NPR: Peter Kenyon

Peter Kenyon is NPR's international correspondent based in Istanbul, Turkey.

Prior to taking this assignment in 2010, Kenyon spent five years in Cairo covering Middle Eastern and North African countries from Syria to Morocco. He was part of NPR's team recognized with two Alfred I. duPont-Columbia University awards for outstanding coverage of post-war Iraq.

In addition to regular stints in Iraq, he has followed stories to Yemen, Saudi Arabia, Syria, Lebanon, Bahrain, Qatar, Algeria, Morocco and other countries in the region.

Arriving at NPR in 1995, Kenyon spent six years in Washington, D.C., working in a variety of positions including as a correspondent covering the US Senate during President Bill Clinton's second term and the beginning of the President George W. Bush's administration.

Kenyon came to NPR from the Alaska Public Radio Network. He began his public radio career in the small fishing community of Petersburg, where he met his wife Nevette, a commercial fisherwoman.

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5:13pm

Thu February 23, 2012
Middle East

Syrian Forces Tightening Grip On Parts Of Homs

Originally published on Thu February 23, 2012 7:10 pm

Flames rise from a house, the result of Syrian government shelling, in the Baba Amr neighborhood of Homs, Syria, on Wednesday, in this image provided by citizen journalists to the Local Coordination Committees.
Local Coordination Committees in Syria AP

The Syrian army has cut off all escape routes from a rebel-held neighborhood in Homs, the city that has seen the most intense fighting in recent days, according to opposition activists.

Syrian tanks were seen moving closer to the Baba Amr neighborhood Thursday, as efforts continued to negotiate a cease-fire to evacuate the wounded, including two Western journalists.

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3:13pm

Tue February 14, 2012
Middle East

Iran Can Disrupt Key Waterway — But For How Long?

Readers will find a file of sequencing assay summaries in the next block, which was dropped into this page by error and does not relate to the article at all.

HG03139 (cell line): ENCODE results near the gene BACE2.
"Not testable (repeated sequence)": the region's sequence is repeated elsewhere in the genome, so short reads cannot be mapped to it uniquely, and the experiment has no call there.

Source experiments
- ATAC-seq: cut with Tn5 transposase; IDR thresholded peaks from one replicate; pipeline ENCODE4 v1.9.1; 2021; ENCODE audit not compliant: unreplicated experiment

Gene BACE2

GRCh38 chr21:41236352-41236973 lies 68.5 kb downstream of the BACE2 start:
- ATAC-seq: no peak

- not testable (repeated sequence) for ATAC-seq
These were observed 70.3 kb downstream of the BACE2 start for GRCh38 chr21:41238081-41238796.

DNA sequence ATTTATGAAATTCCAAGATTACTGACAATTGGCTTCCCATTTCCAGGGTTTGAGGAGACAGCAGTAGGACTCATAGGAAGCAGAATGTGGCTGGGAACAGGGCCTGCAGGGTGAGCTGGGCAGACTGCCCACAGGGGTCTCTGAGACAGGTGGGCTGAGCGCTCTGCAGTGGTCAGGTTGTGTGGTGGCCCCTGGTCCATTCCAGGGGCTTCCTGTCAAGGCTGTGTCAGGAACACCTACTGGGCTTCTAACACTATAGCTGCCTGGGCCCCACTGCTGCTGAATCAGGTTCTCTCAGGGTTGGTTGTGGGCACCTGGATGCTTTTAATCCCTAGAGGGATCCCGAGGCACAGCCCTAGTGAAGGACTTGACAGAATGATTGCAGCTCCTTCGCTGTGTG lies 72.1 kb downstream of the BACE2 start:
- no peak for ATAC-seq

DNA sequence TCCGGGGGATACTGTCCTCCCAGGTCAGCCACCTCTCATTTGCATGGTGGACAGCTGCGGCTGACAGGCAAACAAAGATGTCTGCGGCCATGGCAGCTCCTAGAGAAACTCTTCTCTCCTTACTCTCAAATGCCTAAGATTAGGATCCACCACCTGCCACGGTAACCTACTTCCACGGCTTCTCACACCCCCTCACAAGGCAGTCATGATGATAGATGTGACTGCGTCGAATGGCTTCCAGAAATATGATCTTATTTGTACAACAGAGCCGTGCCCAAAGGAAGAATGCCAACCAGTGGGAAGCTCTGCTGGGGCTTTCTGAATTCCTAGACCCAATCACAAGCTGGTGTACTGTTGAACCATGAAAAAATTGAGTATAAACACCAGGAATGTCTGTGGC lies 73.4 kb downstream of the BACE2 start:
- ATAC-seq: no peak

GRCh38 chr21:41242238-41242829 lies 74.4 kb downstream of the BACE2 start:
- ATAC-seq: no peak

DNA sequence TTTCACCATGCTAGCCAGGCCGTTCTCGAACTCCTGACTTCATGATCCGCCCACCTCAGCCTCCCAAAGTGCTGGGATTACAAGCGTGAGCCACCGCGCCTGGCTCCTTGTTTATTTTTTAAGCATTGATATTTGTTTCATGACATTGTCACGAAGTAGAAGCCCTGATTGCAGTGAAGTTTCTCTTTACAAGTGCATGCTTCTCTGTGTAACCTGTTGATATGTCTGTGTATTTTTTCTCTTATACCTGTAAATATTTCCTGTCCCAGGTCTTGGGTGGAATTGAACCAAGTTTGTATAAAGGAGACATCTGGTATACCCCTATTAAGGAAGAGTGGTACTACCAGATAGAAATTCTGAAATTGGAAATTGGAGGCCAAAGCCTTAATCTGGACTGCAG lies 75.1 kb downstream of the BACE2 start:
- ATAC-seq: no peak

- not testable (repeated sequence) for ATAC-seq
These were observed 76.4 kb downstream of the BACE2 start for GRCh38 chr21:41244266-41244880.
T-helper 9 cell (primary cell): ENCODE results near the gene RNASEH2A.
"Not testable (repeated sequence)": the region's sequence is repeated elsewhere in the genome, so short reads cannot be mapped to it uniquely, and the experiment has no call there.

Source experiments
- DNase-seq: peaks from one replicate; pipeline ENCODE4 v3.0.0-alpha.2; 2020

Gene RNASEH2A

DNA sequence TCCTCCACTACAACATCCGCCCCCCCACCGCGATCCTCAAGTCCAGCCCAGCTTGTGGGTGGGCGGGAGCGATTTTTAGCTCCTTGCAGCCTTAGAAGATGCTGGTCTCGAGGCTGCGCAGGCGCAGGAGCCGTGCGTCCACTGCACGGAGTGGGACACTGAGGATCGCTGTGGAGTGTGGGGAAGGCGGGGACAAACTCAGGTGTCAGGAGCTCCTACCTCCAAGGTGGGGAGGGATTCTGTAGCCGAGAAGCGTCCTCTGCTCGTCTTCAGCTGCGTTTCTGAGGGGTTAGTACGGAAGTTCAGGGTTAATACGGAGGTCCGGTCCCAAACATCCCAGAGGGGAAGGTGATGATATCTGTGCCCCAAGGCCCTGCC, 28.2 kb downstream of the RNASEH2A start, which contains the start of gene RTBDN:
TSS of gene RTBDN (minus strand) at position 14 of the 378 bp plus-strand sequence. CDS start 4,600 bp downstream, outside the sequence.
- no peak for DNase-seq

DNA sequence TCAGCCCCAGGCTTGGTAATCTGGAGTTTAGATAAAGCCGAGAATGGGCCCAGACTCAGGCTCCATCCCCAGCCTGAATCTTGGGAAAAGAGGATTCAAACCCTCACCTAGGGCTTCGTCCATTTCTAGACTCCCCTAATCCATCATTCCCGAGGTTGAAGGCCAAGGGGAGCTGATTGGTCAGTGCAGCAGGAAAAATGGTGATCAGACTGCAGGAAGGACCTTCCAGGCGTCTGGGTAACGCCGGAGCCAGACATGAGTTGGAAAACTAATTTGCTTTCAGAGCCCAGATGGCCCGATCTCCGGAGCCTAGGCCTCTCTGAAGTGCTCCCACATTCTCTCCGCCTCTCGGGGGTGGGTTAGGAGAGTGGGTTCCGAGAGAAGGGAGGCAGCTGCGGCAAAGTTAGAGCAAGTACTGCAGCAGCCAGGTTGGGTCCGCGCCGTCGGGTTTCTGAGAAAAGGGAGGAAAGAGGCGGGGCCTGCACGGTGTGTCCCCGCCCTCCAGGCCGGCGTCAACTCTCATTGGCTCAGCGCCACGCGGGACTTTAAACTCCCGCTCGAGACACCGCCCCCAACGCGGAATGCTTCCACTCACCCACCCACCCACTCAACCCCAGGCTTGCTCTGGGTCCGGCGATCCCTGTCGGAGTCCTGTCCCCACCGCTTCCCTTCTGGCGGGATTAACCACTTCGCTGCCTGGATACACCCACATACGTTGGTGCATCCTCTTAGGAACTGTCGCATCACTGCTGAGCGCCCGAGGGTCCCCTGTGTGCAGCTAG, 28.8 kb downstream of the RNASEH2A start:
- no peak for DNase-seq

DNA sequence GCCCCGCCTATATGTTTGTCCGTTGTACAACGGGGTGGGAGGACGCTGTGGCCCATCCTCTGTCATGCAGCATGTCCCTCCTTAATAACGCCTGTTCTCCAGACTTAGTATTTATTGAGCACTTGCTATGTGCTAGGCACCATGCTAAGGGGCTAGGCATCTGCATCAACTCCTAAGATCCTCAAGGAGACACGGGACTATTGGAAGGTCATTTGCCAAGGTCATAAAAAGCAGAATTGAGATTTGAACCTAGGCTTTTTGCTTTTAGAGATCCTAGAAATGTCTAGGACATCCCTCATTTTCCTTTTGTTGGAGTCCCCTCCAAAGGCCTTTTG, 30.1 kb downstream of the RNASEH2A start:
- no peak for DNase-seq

The USS Abraham Lincoln sailed from the Persian Gulf through the Strait of Hormuz on Tuesday. This photo was taken from the bridge of the aircraft carrier and shows U.S. aircraft parked on its flight deck. In the background, a U.S. destroyer patrols.
Hassan Ammar AP

The dispute over Iran's nuclear program has again rocked oil markets. And Iran is threatening to close the Strait of Hormuz, which is just 34 miles wide yet serves as the passageway for 20 percent of the world's oil.

This is not a new drama. In fact, it was a recurring issue in the 1980s. Still, there's been relatively little activity among Gulf oil producers to find alternative routes to get their oil to market.

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12:01am

Thu January 26, 2012
Middle East

For Turkish Journalists, Arrest Is A Real Danger

Originally published on Thu January 26, 2012 11:42 am

Hundreds of journalists protest the arrests of members of the media, including Ahmet Sik (poster on the right) and Nedim Sener (center) in Ankara, Turkey, in March 2011. Critics say the government is trying to stifle dissent by arresting journalists — for doing their job.
AP

In the wake of the Arab Spring, some Muslims in North Africa are looking across the Mediterranean to Turkey as a potential model of a state that can be modern, Islamic and democratic.

But some analysts in the region say that model is flawed, and they are questioning Turkey's human-rights record and its dealings with the press.

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3:04pm

Wed January 11, 2012
Middle East

Death Of Iranian Nuclear Expert Adds To Tensions

Iranian security forces inspect the site where a magnetic bomb attached to a car by a motorcyclist exploded outside a university in Tehran on Jan. 11, 2012, killing nuclear scientist Mostafa Ahmadi Roshan.
Sajad Safari AFP/Getty Images

An explosion in Tehran Wednesday killed an Iranian nuclear scientist while he was driving his car. It's the fifth such death in five years, and Iranian officials immediately blamed Israel. The attack is the latest manifestation of escalating tensions between Iran and the West.

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3:00pm

Tue January 10, 2012
Middle East

Assad Blames Protests On Foreign Involvement

Originally published on Tue January 10, 2012 10:47 pm

Transcript

AUDIE CORNISH, HOST: